US9985429B2 (en) 2016-09-21 2018-05-29 Express Imaging Systems, Llc Inrush current limiter circuit
US10098212B2 (en) 2017-02-14 2018-10-09 Express Imaging Systems, Llc Systems and methods for controlling outdoor luminaire wireless network using smart appliance
US10176750B2 (en) 2016-04-01 2019-01-08 Samsung Electronics Co., Ltd. Display device
US10219360B2 (en) 2017-04-03 2019-02-26 Express Imaging Systems, Llc Systems and methods for outdoor luminaire wireless control
US10230296B2 (en) 2016-09-21 2019-03-12 Express Imaging Systems, Llc Output ripple reduction for power converters

Citations (7)

* Cited by examiner, † Cited by third party
Publication number Priority date Publication date Assignee Title
US6359392B1 (en) 2001-01-04 2002-03-19 Motorola, Inc. High efficiency LED driver
JP2002373795A (en) * 2001-06-14 2002-12-26 Omron Corp Led backlight device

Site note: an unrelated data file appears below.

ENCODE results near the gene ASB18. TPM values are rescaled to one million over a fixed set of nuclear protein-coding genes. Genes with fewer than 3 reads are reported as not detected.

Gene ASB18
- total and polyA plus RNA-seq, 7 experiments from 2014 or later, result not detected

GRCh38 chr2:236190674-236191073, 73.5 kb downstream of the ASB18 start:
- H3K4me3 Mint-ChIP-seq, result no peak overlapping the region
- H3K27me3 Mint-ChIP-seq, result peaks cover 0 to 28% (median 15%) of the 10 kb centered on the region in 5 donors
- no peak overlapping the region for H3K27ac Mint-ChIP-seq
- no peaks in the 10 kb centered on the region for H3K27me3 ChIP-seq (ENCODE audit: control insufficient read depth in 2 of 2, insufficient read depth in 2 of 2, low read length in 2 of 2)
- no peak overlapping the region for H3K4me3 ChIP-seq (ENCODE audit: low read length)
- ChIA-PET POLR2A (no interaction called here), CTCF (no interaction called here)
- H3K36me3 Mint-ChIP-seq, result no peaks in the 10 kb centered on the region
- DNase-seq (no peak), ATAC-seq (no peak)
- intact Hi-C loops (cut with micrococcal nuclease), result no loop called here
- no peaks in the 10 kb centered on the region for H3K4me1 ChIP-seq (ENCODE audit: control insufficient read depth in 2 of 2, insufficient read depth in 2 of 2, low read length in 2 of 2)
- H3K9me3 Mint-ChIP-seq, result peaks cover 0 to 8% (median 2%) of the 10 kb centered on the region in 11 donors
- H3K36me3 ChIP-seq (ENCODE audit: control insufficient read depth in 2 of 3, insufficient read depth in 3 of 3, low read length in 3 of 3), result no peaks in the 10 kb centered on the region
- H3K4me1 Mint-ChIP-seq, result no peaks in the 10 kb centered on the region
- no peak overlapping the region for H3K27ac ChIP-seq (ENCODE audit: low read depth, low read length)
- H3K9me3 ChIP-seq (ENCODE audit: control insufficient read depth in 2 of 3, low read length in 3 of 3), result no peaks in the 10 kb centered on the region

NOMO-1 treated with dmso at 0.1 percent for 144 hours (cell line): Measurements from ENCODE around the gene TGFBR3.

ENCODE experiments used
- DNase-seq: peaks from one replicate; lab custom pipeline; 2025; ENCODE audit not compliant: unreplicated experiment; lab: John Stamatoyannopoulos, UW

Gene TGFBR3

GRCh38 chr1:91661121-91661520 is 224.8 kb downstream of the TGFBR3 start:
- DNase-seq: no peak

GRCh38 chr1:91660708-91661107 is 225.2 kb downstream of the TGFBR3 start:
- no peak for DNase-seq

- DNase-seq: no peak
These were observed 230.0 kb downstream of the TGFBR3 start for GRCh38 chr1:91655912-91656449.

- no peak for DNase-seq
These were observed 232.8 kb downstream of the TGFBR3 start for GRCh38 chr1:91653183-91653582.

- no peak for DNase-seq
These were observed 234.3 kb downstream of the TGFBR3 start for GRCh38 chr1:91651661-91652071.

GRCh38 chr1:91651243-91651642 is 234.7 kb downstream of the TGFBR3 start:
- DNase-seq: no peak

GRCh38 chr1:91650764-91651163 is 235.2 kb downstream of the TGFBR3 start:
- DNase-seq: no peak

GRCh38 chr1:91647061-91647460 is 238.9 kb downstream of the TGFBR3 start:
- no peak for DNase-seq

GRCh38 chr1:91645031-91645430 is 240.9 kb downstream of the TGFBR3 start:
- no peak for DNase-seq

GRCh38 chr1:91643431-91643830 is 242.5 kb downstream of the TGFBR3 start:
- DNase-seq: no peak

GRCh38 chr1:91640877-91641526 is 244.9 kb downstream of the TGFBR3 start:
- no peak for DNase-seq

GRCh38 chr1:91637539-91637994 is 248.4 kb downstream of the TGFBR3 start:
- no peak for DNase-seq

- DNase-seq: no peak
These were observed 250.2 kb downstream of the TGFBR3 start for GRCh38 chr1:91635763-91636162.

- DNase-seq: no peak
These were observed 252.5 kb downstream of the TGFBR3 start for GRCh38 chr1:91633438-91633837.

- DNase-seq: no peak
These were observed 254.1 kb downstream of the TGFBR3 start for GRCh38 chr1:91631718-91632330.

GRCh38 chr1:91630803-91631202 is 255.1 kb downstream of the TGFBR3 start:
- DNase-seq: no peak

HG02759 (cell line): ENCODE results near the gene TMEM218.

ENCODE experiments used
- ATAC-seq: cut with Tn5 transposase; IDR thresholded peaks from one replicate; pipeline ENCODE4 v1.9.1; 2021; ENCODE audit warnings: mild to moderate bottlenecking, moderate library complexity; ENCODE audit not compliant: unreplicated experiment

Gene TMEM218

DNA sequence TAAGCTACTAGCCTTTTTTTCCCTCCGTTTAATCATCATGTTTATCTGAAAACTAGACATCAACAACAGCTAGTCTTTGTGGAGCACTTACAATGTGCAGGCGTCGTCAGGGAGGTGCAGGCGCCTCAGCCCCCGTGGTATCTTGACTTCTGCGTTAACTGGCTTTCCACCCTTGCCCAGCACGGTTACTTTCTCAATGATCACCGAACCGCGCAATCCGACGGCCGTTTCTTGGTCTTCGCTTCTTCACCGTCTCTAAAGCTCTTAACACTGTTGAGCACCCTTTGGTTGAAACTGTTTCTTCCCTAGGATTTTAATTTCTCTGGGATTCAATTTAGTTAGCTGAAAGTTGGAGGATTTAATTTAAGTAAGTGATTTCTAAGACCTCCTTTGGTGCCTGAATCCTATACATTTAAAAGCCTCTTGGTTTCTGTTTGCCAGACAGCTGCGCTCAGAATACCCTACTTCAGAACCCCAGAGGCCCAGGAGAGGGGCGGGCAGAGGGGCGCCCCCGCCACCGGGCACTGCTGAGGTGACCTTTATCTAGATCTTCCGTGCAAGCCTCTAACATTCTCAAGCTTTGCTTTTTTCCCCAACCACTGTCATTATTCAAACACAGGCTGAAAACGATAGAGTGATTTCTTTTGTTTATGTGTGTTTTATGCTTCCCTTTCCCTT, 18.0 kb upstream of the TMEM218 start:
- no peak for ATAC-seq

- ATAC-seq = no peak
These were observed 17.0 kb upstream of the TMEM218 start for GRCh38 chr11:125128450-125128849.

US6556067B2 (en) 2000-06-13 2003-04-29 Linfinity Microelectronics Charge pump regulator with load current control
US6750842B2 (en) 2002-04-24 2004-06-15 Beyond Innovation Technology Co., Ltd. Back-light control circuit of multi-lamps liquid crystal display
US7002547B2 (en) * 2002-01-23 2006-02-21 Seiko Epson Corporation Backlight control device for liquid crystal display
US7109957B2 (en) * 1999-01-22 2006-09-19 Au Optronics Corp. Digital display driving circuit for light emitting diode display
US7262752B2 (en) * 2001-01-16 2007-08-28 Visteon Global Technologies, Inc. Series led backlight control circuit

Patent Citations (7)

* Cited by examiner, † Cited by third party